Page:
This also helps to understand the chi-squared distribution. Indeed, the (non-central) chi-squared distribution associated to a random point in the interval [-1, 1] is the same as the distribution of the length-squared of a random point in the d-cube. By the law of large numbers, this distribution concentrates itself in a narrow band around d times the standard deviation squared (σ2) of the original derivation. This illuminates the chi-squared distribution and also illustrates that most of the volume of the d-cube concentrates near the surface of a sphere of radius dσ.

A further development of this phenomenon is as follows. Any fixed distribution on induces a product distribution on points in d. For any fixed n, it turns out that the minimum and the maximum distance between a random reference point Q and a list of n random data points P1,...,Pn become indiscernible compared to the minimum distance:[6]

${\displaystyle \lim _{d\to \infty }E\left({\frac {\operatorname {dist} _{\max }(d)-\operatorname {dist} _{\min }(d)}{\operatorname {dist} _{\min }(d)}}\right)\to 0}$.

This is often cited as distance functions losing their usefulness (for the nearest-neighbor criterion in feature-comparison algorithms, for example) in high dimensions. However, recent research has shown this to only hold in the artificial scenario when the one-dimensional distributions are independent and identically distributed.[7] When attributes are correlated, data can become easier and provide higher distance contrast and the signal-to-noise ratio was found to play an important role, thus feature selection should be used.[7]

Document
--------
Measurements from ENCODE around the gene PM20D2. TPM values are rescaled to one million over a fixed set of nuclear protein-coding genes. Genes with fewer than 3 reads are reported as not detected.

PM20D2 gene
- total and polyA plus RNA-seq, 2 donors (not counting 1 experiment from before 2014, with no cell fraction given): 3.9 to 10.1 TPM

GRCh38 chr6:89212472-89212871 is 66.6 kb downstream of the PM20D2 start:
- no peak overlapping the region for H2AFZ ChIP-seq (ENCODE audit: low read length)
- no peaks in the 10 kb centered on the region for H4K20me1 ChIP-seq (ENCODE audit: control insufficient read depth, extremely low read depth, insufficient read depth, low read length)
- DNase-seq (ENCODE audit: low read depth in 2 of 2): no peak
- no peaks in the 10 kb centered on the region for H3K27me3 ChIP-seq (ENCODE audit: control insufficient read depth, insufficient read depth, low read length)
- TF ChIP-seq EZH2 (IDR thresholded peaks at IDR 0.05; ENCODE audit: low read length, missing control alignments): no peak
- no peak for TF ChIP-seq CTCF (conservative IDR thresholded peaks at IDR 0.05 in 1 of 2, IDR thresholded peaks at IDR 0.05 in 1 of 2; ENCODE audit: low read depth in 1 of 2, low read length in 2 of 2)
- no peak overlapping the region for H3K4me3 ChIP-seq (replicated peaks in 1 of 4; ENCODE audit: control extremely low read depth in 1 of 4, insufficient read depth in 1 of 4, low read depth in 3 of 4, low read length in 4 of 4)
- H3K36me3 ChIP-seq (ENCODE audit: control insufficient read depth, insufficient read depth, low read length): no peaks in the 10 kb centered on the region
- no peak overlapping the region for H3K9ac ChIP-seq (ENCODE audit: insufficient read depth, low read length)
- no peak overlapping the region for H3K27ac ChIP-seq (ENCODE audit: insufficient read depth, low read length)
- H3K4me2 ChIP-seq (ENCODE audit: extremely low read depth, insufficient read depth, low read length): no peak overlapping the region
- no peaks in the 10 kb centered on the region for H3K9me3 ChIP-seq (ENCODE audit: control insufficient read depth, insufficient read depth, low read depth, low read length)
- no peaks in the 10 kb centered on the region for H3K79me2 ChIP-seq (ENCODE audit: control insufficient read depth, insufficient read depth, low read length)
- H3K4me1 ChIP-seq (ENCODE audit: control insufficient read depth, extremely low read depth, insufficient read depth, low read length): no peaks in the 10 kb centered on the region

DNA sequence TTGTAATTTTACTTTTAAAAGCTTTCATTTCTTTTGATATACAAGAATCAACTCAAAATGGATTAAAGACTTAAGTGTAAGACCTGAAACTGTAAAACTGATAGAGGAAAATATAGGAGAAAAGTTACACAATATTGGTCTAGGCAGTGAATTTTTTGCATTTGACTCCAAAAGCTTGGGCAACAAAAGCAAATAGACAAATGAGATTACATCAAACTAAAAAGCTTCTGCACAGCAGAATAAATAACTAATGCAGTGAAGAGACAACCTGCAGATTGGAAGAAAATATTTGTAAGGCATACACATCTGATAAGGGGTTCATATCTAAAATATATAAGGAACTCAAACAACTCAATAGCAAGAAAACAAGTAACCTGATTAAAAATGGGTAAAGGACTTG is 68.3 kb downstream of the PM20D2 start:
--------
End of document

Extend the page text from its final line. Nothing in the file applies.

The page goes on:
### Nearest neighbor search

The effect complicates nearest neighbor search in high dimensional space. It is not possible to quickly reject candidates by using the difference in one coordinate as a lower bound for a distance based on all the dimensions.[8][9]

However, it has recently been observed that the mere number of dimensions does not necessarily result in difficulties,[10] since relevant additional dimensions can also increase the contrast. In addition, for the resulting ranking it remains useful to discern close and far neighbors. Irrelevant ("noise") dimensions, however, reduce the contrast in the manner described above. In time series analysis, where the data are inherently high-dimensional, distance functions also work reliably as long as the signal-to-noise ratio is high enough.[11]

#### k-nearest neighbor classification